Again, you don’t even have to go into the woods looking for them. Baltimore Orioles love open places like community parks, riversides, backyards, and cemeteries. So, if you want to see some come close, keep some grains close by. The Magee Marsh WA also hosts lots of them during the generally warm period of May.

Adult males have a radiant orange color with a black color on the head, wings, and back. Some white stripes also appear on their wings. The color of the female body varies from orange to light yellow, with distorted black color at the head and wings.


7. American Goldfinch

Also known as wild canaries, the American goldfinch is quite a singer. They make their distinct melody by delicately combining whistles and trills. Their flight call is another way to be sure you have not mistaken them for other birds.

There isn’t a place where you cannot find them around the state. Matured males have golden yellow bodies. Meanwhile, they have black wings and foreheads. A touch of white is visible as stripes over their wings and bottom feathers. 

The female counterpart has an equally impressive appearance. They feature a duller yellow body beneath, olive above, black wings with white stripes, and black patches on the tail.

A sure place to find this bird will be forest edges, plains, backyards, and other open areas. They feed primarily on seeds and a few fruits. If you want them around your house, grow some plants like the native thistle and sunflower. They’ll come down to feed on the seeds from these plants. You can also spread out some seeds for them on the floor to forage.

8. Red-winged Blackbird

Here is a bird you can find in Ohio anywhere at any time. Red-winged Blackbirds are highly adaptable to diverse environments, be it in wet meadows, roadsides, or cattail marshes.

As you may have rightly guessed, the bird’s name is derived from the color of a mature male’s shoulder patch. The color is predominantly red and bordered by yellow. Otherwise, the bird is evenly black all around its body. Female red-winged blackbirds opt for dark brown color with black spots all over their bodies.

You can spot a flock of them as they forage for food. Some of the items on their menu include grains, seeds, insects, millipedes, and even berries. 

But you should mind your steps when you sight their nests. Be careful when you see one with wings spread out and shoulder patches puffed. Males are quite territorial and would put up a fight with an intruder. Yes, that includes you.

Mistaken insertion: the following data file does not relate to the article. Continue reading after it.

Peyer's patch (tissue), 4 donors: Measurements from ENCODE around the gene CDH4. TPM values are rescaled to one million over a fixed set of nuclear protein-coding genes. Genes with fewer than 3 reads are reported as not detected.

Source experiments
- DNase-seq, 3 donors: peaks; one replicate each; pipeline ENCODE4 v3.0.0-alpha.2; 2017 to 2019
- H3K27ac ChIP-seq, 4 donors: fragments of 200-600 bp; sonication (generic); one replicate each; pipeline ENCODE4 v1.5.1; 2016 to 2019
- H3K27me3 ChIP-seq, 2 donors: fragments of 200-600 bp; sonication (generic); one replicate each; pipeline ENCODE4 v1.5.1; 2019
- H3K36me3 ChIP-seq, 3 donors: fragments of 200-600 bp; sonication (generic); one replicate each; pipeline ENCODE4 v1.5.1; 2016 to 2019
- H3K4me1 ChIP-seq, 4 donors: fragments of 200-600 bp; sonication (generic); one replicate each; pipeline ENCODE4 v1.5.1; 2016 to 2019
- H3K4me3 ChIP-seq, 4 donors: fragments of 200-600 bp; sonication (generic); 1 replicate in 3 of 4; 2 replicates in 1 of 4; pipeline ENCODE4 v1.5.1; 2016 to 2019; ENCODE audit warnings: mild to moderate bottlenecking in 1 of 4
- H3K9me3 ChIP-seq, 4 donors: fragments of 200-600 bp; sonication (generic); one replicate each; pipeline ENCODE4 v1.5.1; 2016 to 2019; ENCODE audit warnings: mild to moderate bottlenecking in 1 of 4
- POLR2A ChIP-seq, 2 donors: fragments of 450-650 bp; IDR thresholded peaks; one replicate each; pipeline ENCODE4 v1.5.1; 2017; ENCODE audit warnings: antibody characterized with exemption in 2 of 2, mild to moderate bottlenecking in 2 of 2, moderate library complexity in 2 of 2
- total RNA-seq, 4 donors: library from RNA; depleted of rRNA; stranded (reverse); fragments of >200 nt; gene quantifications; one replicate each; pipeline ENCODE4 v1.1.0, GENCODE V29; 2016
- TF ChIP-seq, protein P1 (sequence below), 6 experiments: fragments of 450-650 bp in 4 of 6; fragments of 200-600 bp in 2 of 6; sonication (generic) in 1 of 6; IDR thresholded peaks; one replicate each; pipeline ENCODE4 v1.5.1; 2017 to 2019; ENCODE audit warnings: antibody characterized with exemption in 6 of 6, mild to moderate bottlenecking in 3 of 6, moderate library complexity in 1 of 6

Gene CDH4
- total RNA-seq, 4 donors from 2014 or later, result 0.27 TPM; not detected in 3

9. Eastern Towhee

Once known as the Rufous-sided Towhee, the Eastern Towhee is a larger sparrow species. They are omnivores and do forage on the ground, scratching the floor for seeds and insects. When they can, they feed on fish too. 

Without much ado, you would find these birds in brushy fields, woodland openings, and less dense vegetation. If you see one with a black upper body, brown mid-section, and white belly, you’ve made out the male. Females differ with a brown upper body and are similar in other areas. Meanwhile, both have dark eyes.

Like their distant sparrow relatives, Eastern Towhees are adept at forming melodious tunes with their whistles. Their calls are unimaginably loud in comparison with their size.

10. Scarlet Tanager

Whether visiting or living in Ohio, you mustn’t miss sighting the Scarlet Tanager. During the spring and summer, males have a stunning appearance of a scarlet body and black wings and tails. Rather than bright red, females feature olive yellows except for their wings and tail, which are some shades darker.

Meanwhile, these birds aren’t one to see on flood plains or in your backyard. They love to stay high in the trees, especially in deciduous-evergreen forests. You have to scan the top of the trees because they do not like the open. It would be worth your time searching for them. Their bright color and songs would point you to the tree to look.


Touching every bird available in Ohio would be quite a task. Nevertheless, we have presented ten of the most common birds that fly in this great state. You should know that every season is bird season in Ohio. 

While some birds could be just around your backyard like the Northern cardinal, some make themselves scarce, adding more to the birdwatching adventure.

Ohio’s skies ring with diverse melodies, and these winged creatures are the singers. So, take your time to listen and watch. Ohio’s birds are worth the time.